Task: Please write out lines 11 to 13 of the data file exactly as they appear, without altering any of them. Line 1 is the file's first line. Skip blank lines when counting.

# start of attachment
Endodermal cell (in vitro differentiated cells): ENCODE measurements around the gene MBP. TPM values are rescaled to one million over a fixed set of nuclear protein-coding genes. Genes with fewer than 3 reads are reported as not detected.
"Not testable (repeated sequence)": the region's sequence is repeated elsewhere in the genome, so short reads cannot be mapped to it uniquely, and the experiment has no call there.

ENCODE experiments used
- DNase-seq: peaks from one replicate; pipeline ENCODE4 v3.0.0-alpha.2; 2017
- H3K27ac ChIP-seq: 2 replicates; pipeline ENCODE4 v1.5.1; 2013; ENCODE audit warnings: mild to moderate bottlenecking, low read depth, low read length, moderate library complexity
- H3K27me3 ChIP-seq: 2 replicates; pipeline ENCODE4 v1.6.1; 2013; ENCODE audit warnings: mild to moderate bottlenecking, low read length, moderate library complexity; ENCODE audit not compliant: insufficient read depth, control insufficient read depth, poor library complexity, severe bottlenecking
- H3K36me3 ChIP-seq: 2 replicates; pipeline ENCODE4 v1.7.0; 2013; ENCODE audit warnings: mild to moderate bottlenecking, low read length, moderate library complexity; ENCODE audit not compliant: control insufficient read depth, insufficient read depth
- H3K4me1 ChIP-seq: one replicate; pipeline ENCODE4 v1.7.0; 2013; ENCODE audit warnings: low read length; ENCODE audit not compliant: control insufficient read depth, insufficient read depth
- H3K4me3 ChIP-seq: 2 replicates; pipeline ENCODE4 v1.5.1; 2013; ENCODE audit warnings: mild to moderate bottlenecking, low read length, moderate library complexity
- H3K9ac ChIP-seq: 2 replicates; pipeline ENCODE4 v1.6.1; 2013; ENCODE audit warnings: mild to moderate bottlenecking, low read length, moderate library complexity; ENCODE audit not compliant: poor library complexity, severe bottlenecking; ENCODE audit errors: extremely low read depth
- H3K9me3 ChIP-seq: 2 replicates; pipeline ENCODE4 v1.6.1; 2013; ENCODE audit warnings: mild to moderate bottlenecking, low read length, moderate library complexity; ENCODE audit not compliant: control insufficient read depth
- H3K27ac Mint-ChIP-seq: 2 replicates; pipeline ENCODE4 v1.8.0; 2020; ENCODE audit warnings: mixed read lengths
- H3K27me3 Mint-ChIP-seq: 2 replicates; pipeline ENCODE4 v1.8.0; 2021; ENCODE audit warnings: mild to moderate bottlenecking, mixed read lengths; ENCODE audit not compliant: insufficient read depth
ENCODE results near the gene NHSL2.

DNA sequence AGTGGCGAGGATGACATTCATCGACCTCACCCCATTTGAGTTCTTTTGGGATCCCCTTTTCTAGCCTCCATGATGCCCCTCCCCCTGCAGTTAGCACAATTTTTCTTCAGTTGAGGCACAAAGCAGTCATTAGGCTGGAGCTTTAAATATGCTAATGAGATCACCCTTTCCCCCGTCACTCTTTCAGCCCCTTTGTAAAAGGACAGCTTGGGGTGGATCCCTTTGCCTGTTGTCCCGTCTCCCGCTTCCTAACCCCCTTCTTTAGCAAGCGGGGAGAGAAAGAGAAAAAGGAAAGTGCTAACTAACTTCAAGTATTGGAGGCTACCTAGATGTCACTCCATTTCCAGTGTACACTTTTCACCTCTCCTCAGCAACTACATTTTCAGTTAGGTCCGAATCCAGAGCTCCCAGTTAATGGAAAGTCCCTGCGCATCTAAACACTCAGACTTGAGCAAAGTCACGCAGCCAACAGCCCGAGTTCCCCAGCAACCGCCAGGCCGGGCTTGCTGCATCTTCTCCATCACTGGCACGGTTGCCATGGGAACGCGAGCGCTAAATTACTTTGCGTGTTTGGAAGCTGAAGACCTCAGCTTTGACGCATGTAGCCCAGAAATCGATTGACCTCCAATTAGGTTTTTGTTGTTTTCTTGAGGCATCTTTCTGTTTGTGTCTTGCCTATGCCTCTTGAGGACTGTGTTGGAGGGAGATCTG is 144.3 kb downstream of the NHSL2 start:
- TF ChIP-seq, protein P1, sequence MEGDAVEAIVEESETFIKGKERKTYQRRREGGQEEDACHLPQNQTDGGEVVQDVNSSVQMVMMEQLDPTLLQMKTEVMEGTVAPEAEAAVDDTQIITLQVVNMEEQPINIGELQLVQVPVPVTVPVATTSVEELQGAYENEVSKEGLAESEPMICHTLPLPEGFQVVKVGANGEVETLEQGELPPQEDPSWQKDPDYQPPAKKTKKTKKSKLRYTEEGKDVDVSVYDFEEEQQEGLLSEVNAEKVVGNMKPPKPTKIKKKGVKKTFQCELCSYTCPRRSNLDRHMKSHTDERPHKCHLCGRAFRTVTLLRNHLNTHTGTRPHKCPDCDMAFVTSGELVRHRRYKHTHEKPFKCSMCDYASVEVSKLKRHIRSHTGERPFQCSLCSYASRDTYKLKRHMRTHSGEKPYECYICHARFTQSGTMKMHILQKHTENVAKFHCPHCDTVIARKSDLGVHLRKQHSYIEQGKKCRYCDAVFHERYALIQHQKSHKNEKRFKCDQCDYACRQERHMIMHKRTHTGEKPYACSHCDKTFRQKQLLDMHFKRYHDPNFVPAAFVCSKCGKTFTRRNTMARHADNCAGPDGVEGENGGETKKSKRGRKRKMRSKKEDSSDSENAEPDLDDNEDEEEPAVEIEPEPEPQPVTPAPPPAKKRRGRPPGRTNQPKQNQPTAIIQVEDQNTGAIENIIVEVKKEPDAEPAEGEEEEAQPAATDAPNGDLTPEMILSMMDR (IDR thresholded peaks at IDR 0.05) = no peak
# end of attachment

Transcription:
- H3K9me3 ChIP-seq: 2 replicates; pipeline ENCODE4 v1.6.1; 2013; ENCODE audit warnings: mild to moderate bottlenecking, low read length, moderate library complexity; ENCODE audit not compliant: control insufficient read depth
- H3K27ac Mint-ChIP-seq: 2 replicates; pipeline ENCODE4 v1.8.0; 2020; ENCODE audit warnings: mixed read lengths
- H3K27me3 Mint-ChIP-seq: 2 replicates; pipeline ENCODE4 v1.8.0; 2021; ENCODE audit warnings: mild to moderate bottlenecking, mixed read lengths; ENCODE audit not compliant: insufficient read depth